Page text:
Huck_finn_FINAL2 - Grant Paranjape Honors American Lit 1st...

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Huck Finn Critical Analysis In the novel “Huckleberry Finn” by Mark Twain, the main character Huck Finn experiences many adventures along his journey to free Jim, an escaped slave. Huck is a white teenager and the son of the town drunk who has moved away. Huck is living with Widow Douglas and her sister, Miss Watson, who have taken Huck into their home in order to try “civilize him”, by teaching him religion and proper manners. His father returns to town and tries to take advantage of Huck’s money and even kidnaps him. Huck, tired of his father’s beatings, fakes his own murder and escapes on raft down the Mississippi River where he meets Miss Watson’s runaway slave, Jim. In Huck’s journey to help Jim to freedom, Huck experiences many changes in his view of morality, beliefs about God and the goodwill of people. One of these major changes is Huck’s understanding of the morality of people around him. Through this novel we see that Huck’s trip down the river is actually a quest for him to determine his own morality and not merely a journey to free a slave as portrayed by Twain. Huck learns conflicting moral perspectives from many people in his life, before he goes on his quest down the river. The moralities he learn will cause him to be in a moral conflict during much of his trip One of these moral views is from the Widow, who teaches him that he must do everything he can for other people while thinking nothing of his own well-being. She also teaches him the power of prayer and how doing especially good things for other people will lead him to be in God’s favor. This morality lesson is very important, as it will lead Huck to try to help the escaped slave Jim gain freedom. He would likely never have never attempted this feat if he had not been taught the Widow’s lesson, as the white people in the South at this time was thoroughly racist against blacks. Huck learns another morality perspective, the principles of Providence, from Miss. Watson. She teaches Huck that he should follow all of society’s laws so that he will end up in God’s favor and therefore go to heaven. She warns Huck that he should never question, fight to change or disobey these laws, because if he did, he would go to hell. 1 Grant Paranjape 10/07/07 Honors American Lit 1 st hour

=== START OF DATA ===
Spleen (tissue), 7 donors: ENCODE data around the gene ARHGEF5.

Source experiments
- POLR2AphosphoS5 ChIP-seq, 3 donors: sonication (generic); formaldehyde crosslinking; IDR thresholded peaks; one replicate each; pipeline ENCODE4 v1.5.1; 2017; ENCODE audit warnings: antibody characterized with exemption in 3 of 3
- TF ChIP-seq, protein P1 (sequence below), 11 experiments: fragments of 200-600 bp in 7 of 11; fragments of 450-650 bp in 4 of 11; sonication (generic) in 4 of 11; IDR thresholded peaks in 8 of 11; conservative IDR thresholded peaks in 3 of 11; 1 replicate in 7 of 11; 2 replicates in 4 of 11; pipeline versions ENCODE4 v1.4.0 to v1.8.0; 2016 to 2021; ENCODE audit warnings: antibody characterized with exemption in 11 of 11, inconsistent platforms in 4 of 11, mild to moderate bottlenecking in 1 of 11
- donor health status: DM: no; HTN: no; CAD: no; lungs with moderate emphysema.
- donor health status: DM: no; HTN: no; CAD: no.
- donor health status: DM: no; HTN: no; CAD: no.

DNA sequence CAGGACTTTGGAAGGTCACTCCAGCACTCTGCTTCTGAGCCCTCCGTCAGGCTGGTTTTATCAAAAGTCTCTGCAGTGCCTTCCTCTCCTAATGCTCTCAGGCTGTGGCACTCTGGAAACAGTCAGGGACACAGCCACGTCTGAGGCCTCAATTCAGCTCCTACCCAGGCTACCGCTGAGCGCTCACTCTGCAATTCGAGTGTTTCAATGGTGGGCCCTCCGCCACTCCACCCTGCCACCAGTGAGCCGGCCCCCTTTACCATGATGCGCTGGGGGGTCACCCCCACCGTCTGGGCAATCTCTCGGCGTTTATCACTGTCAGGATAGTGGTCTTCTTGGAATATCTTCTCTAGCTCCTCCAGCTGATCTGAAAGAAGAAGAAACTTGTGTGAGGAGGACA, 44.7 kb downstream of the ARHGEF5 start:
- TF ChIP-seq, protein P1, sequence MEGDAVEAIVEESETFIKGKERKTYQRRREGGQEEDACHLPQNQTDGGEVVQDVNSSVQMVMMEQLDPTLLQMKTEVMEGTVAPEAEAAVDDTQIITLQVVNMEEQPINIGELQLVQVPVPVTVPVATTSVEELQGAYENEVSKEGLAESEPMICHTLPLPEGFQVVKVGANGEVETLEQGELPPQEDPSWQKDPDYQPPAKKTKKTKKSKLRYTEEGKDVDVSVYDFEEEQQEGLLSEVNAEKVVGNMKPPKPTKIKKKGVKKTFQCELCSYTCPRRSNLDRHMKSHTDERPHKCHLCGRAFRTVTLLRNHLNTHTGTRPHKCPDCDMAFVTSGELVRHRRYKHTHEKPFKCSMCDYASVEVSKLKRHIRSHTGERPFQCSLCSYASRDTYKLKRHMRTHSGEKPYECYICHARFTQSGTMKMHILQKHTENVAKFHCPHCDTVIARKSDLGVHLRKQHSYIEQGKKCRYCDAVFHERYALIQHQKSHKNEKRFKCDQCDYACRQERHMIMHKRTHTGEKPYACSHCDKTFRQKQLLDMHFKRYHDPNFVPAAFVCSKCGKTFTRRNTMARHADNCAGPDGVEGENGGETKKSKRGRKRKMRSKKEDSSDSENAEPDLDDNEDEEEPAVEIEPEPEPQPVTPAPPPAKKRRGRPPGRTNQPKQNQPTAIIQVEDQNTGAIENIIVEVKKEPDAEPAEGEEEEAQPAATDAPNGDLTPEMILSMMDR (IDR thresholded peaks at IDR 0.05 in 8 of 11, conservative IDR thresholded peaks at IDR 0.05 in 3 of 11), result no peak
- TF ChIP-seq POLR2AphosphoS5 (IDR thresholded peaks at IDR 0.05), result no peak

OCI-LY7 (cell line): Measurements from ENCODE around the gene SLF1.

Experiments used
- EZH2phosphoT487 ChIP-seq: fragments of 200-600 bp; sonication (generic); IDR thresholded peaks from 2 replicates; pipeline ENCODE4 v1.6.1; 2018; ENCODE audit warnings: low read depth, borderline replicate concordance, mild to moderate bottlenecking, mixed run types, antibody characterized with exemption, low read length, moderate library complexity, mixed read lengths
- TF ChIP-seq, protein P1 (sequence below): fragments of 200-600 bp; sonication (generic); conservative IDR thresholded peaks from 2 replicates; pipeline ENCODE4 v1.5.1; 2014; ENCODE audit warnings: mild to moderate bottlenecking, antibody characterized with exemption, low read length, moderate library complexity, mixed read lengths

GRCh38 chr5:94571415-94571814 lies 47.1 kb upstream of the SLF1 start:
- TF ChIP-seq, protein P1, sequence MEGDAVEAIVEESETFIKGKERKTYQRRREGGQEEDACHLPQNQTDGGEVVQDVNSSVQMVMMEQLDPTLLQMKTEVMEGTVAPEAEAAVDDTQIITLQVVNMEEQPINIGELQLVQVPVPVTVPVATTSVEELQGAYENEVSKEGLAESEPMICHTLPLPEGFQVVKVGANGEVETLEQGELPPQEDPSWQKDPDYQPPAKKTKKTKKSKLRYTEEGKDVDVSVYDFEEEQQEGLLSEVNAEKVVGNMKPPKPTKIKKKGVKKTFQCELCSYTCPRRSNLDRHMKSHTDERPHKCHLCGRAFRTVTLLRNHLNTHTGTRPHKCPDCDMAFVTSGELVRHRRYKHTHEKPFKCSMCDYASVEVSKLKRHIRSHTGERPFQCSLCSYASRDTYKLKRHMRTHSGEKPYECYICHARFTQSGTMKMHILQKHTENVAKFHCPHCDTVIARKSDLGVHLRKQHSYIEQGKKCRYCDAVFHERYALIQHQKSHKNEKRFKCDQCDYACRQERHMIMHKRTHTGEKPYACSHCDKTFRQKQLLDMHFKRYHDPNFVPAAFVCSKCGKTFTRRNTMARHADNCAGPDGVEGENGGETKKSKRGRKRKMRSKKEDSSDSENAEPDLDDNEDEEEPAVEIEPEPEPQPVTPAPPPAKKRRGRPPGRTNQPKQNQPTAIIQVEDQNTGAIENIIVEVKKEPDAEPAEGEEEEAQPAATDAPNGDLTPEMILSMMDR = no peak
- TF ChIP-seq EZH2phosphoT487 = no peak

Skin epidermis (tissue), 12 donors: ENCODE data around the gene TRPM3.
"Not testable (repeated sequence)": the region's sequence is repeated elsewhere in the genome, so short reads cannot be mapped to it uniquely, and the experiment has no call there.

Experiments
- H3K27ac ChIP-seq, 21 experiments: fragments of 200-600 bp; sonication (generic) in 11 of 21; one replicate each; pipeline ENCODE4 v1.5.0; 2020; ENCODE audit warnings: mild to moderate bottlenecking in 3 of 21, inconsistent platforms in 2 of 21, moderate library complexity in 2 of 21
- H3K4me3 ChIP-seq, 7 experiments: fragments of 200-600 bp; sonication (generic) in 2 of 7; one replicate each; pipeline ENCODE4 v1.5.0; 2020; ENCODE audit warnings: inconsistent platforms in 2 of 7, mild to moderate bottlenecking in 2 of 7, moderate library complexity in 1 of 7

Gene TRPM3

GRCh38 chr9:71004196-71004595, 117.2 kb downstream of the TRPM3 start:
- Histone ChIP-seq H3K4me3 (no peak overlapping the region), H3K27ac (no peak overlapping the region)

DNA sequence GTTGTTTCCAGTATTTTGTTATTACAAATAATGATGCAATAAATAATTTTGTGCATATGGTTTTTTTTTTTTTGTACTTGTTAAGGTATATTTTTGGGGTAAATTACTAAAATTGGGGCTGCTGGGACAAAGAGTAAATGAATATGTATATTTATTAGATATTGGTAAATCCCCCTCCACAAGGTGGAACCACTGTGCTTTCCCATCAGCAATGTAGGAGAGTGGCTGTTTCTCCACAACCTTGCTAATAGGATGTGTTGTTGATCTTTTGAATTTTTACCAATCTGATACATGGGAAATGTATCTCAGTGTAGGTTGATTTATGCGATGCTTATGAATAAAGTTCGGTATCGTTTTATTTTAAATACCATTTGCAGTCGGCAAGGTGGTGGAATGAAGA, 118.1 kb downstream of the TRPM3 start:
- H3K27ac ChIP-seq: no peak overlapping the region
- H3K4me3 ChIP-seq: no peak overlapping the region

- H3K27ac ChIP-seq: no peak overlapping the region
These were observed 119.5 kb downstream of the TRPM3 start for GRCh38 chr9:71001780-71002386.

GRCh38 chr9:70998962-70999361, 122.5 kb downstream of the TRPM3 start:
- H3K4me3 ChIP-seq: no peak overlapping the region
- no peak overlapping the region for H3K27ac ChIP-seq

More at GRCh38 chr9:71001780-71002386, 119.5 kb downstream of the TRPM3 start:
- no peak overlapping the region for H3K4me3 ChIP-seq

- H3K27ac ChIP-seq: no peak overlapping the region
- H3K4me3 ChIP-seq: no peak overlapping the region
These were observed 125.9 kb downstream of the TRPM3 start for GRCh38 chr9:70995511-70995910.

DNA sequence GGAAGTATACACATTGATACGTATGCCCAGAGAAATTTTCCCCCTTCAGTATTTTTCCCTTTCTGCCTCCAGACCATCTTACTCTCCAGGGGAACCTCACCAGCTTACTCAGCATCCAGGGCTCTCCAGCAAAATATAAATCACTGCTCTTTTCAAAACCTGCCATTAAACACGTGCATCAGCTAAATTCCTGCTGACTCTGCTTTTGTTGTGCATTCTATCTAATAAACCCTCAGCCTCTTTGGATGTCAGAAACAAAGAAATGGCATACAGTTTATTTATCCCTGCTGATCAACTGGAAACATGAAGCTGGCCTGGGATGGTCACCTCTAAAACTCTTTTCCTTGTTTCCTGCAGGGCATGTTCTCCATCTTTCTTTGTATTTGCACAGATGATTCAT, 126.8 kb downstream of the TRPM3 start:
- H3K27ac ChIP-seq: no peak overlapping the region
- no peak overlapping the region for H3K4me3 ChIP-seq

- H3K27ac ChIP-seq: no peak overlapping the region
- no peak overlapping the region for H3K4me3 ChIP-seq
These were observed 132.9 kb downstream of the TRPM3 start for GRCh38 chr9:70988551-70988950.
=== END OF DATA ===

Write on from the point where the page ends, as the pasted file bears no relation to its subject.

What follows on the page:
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Also, the contrast in Miss Watson view of providence with that of the Widow’s perspective is captured in the quote “ Sometimes the widow would take me one side and talk about Providence in a way to make a body’s mouth water; but maybe next day Miss. Watson would take hold and knock it all down again.” (Pg15). These conflicting values create a moral deadlock for Huck that he will struggle with time and time again as he journeys down the river and will reveal that his trip is a quest for him to decide upon a morality. Huck is also taught a third morality which isn’t a formal religion. Instead the slave Jim teaches him the morality of superstition. Huck initially chooses to follow this morality in which if you do
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Huck_finn_FINAL2 - Grant Paranjape Honors American Lit 1st...

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